Friday, February 1, 2019

How Are Those Record IP Wells Doing? -- February 1, 2019

This page will not be updated. Let's see what some of those "record IP" wells have done. These are the "record IP" wells from this post. Cumulative data updated:

February 1, 2019
    • 34428, 7,993, MRO, Klaus 11-28H, runs south, API: 33-025-03422, 9.3 million gallons; 89% water by mass; Bailey, t12/18; cum --; tracked here; (#23980, #17883 -- both off-line)
  • January 11, 2019
    • 31774, 5,058, Bruin, Fort Berthold 151-94-26B-35-15H, 4 sections, 55 stages; 14.4 million lbs, Antelope-Sanish; a staggering well; t7/18; cum 294K 11/18;
  • January 6, 2019
    • 31774, 5,058, Bruin, Fort Berthold 151-94-26B-35-15H, Antelope-Sanish, t7/18; cum 344K 12/18; a staggering well;
  • January 4, 2019
    • 34668, 6,640, MRO, Drake 44-16H, Jim Creek, t11/18; cum 41K over 20 days which extrapolates to 62K over 30 days; #17999; #17374;
    • 34666, 6,012, MRO, Northrop 34-16H, Jim Creek, t11/18; cum 34K over 23 days;
      #17999; #17374;
    • 34892, 5,851, MRO, Gloria 24-16H, Jim Creek, t10/18; cum 57K over 38 days; #17999; #17374;
    • 34667, 5,713, MRO, Veddy 44-16H, Jim Creek, t10/18; cum 90K over 38 days --
  • November 27, 2018
    • 33943, 6,396, MRO, Sibyl USA 44-19TFH, Reunion Day, t9/18; cum 172K 11/18;
    • 33942, 6,516, MRO, McDonald USA 44-19H, Reunion Bay, t10/18; cum 78K 11/18;
    • 33941, 6,943, MRO, Rue USA 44-19TFH, Reunion Bay, 33-061-04120, t10/18; cum 63K 10/18:
    • 33943, 6,396, MRO, Sybyl USA 34-19TFH, Reunion Bay, Three Forks B1, only 45 stages; 6.6 million lbs, 33-061-04122, t918; cum 118K 10/18; years ago Lynn Helms said TF wells would be most likely be better than middle Bakken wells.
  • November 21, 2018: MRO wells in Reunion County; incredible IPs
  • November 20, 2018: 33413, 8,475, MRO, Chauncey USA 31-2H, Antelope, Sanish, t3/18; cum 305K 9/18;
  • November 20, 2018: 33415, 7,572, MRO, June USA 31-2H, Antelope, Sanish, t3/18; cum 317K 9/18;  
  • November 20, 2018: 30541, 4,871, Bruin, Fort Berthold 151-94-26A-35-4H, Antelope, 55 stages; 14.4 million lbs, an incredible well; staggering, t6/18; cum 292K 9/18; see this post;
  • 32973, 9,061, MRO, Joshua USA 13-23TFH-2B, Three Forks B2, 56 stages; 11.4 million lbs, Reunion Bay, t9/18; cum 152K 11/18; 11.6 million gallons of water; 89% by weight; see this post with production profile;
October 16, 2018: 32972, 8,887, MRO, Lamarr USA 13-23TFH, Reunion Bay, fracked 6/25/2018 -- 7/9/18; 10 million gallons water; 88% water by weight 11% sand by weight, t8/18; cum -- ; (19446 - TAT USA 13-23H); see this post;
September 12, 2018: 32971, 8,702, MRO, Whitebody USA 14-23H, Reunion Bay, fracked 7/9/18 - 7/25/18; 10 million gallons water; 88% water by weight12% sand by weight, t8/18; cum -- ; (19446 - TAT USA 13-23H); see this post; t8/18; cum 212K 11/18;
August 9, 2018: a number of MRO wells in Bailey oil field with huge IPs.

August 2, 2018: MRO with an IP of 7,448 -- Reunion Bay; see this post.
August 1, 2018: still on confidential, but for first full month of production, 95,959 bbls of oil; #30541, Bruin, Fort Berthold 151-94-26A-35-4H, Antelope; see this post; t6/18; cum 374K 12/18; a huge well, still going strong;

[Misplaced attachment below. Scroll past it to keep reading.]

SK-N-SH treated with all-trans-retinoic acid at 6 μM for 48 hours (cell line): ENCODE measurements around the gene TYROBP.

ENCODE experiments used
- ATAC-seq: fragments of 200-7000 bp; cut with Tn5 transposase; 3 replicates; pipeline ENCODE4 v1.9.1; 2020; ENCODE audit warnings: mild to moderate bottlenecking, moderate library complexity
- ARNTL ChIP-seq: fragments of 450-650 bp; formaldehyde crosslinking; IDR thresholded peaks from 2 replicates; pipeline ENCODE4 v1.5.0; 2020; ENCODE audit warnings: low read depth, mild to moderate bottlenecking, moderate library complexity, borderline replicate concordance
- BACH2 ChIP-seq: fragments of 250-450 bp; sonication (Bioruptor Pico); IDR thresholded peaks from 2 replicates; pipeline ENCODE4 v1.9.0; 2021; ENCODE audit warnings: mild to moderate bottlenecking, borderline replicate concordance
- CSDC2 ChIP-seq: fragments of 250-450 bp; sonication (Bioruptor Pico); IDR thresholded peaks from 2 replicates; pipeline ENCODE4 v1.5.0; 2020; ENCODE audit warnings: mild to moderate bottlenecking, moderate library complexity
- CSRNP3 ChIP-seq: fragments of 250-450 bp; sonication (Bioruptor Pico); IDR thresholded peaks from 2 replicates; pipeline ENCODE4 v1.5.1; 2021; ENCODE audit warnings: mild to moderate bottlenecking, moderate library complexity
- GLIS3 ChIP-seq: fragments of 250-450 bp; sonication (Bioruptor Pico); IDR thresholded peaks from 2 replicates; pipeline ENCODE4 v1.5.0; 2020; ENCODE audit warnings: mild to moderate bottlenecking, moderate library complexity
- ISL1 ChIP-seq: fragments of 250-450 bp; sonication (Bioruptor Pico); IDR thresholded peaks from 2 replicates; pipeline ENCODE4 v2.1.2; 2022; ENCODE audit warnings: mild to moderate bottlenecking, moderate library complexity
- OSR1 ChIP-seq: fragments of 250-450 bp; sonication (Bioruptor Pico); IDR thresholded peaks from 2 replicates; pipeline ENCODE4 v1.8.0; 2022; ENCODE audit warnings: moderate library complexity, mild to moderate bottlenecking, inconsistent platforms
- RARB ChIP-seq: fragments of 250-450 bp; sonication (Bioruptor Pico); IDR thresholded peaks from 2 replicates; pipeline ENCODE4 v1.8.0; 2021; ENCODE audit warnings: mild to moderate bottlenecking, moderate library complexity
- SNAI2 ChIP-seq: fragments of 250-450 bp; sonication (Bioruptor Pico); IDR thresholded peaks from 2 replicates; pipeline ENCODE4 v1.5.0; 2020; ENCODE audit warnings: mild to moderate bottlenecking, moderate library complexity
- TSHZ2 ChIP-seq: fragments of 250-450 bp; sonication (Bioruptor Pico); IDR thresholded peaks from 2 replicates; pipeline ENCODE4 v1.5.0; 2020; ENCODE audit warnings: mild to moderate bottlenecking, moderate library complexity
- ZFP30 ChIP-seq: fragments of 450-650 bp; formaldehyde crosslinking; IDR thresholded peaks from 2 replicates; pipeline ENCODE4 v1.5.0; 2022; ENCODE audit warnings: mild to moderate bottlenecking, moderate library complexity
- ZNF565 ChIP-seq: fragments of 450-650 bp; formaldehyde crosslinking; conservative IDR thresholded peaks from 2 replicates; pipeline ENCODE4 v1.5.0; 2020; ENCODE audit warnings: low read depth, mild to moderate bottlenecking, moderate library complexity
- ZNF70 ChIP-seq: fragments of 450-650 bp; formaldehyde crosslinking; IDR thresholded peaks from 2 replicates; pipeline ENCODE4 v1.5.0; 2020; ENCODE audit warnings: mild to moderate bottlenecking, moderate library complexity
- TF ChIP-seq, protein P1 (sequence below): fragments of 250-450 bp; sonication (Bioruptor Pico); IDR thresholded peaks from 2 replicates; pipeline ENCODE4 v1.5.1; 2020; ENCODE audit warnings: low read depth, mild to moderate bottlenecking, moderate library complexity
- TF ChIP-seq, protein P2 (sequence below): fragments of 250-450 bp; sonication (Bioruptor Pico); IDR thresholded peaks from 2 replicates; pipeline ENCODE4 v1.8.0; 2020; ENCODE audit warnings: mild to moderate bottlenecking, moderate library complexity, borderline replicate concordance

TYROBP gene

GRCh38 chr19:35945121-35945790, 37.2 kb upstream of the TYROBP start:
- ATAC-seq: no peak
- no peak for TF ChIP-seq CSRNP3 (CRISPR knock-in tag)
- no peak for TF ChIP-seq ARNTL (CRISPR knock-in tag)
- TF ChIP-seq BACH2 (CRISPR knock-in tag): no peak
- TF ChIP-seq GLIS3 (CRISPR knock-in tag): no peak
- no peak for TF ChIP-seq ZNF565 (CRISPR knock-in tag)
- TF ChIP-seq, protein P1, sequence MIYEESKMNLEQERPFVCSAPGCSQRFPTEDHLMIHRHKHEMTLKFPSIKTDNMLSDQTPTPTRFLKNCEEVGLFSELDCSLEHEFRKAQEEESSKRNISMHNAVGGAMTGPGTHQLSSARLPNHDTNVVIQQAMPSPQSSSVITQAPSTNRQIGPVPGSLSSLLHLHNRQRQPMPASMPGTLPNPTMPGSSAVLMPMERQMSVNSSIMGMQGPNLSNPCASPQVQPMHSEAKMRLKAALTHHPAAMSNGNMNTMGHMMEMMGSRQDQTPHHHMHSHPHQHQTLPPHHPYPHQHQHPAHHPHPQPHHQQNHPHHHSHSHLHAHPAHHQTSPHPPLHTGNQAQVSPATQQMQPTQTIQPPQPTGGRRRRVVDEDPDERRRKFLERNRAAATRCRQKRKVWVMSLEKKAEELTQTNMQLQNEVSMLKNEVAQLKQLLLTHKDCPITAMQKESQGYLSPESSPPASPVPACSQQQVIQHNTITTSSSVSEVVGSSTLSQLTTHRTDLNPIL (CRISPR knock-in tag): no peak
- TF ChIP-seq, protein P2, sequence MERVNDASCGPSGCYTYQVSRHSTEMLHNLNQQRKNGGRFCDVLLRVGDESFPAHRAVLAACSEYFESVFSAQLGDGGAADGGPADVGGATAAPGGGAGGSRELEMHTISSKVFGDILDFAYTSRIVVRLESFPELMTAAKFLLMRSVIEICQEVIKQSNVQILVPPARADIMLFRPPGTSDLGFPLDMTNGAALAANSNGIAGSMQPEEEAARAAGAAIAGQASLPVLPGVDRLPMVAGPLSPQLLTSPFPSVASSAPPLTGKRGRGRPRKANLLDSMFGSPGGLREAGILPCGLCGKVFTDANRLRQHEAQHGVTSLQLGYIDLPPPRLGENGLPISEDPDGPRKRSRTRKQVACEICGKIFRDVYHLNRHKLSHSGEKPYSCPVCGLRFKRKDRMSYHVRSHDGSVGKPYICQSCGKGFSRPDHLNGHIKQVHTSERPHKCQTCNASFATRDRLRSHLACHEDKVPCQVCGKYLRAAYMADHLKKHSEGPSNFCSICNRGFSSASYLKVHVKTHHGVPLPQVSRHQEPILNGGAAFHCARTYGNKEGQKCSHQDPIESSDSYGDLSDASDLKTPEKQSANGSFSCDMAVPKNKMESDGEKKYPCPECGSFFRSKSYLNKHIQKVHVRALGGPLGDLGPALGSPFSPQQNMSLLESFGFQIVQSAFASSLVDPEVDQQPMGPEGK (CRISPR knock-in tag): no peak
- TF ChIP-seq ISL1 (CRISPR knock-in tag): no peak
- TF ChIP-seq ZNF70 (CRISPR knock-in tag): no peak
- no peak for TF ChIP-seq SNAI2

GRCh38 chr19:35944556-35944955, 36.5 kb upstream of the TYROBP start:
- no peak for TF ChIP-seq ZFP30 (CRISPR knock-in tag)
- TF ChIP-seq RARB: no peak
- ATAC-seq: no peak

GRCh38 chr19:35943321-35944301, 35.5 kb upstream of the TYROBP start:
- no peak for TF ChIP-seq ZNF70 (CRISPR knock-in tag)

June 29, 2018: Whiting, #33120 and #33121, with 70K+ and 80K+ in first unconstrained month; t5/18; cum 316K 12/18; and, t5/18; cum 211K 12/18;
May 3, 2018: Marathon, #33493, 8,160, MRO, Mark USA 11-1H, Antelope, Sanish pool, t4/18; cum 290K 11/18; huge, huge well; still doing well;
May 2, 2018: Marathon -- a number of records, it appears
April 18, 2018:
  • 33415, 7,572, MRO, June USA 31-2H, Antelope, Sanish pool, API - 33-053-07958; 9.4 million gallons; 84%, t3/18; cum 347K 11/18; huge, huge well; still going strong;
December 31, 2017:
  • 33398, 3,291, WPX, Hidatsa North 14-23HX, Reunion Bay, huge well; if this is not a typo, could be a new record: 83,607 bbls in the first full month; t9/17; cum 465K 12/18; huge, huge well; still going strong;
December 22, 2017:
  • 32888, 6,278, MRO, Forsman USA 44-22H, Antelope, Sanish, 45 stages; 15 million lbs, t12/17; cum 394K 11/18; huge, huge well; still going strong; 
From the Whiting 1Q15 transcript: The Flatland Federal 11-4TFH well (#27520) produced at an initial rate of 7,800 BOEs per day during a 24-hour test of the Three Forks formation, making this the very best well in the basin. The Flatland Federal 11-4HR (#27521) well produced at an initial rate of 7,100 BOEs per day during a 24-hour test of the Middle Bakken formation.
From a November 11, 2014, post (see also the November 25, 2014, post, same subject); The first well, in the Middle Bakken formation, was completed with 94 stages and was flowing 7,120 BOE/d on October 10, 2014, according to the operator. When the well was completed, it established a world record for number of stages in a single well; t10/14; cum 640K 12/18; just came off-line, 12/18;
Soon after, an offset well in the Upper Three Forks formation was completed with 104 stages. This well was flowing 7,824 BOE/d on October 11, 2014. This was a hybrid completion comprising 97 NCS GripShift cemented casing sleeves, with seven NCS BallShift cemented ball-drop sleeves in the lower section of the well. In both wells, all stages were successfully fractured; t10/14; cum 462K 12/18;
More to follow: in 2Q14 earnings report, WLL: Tarpon Well Completed in 2nd Bench of Three Forks Flowing 6,071 boepd. Not a record in the Bakken -- see Statoil's #23992. But still, this is huge for the second bench; t8/13; cum 400K 12/18;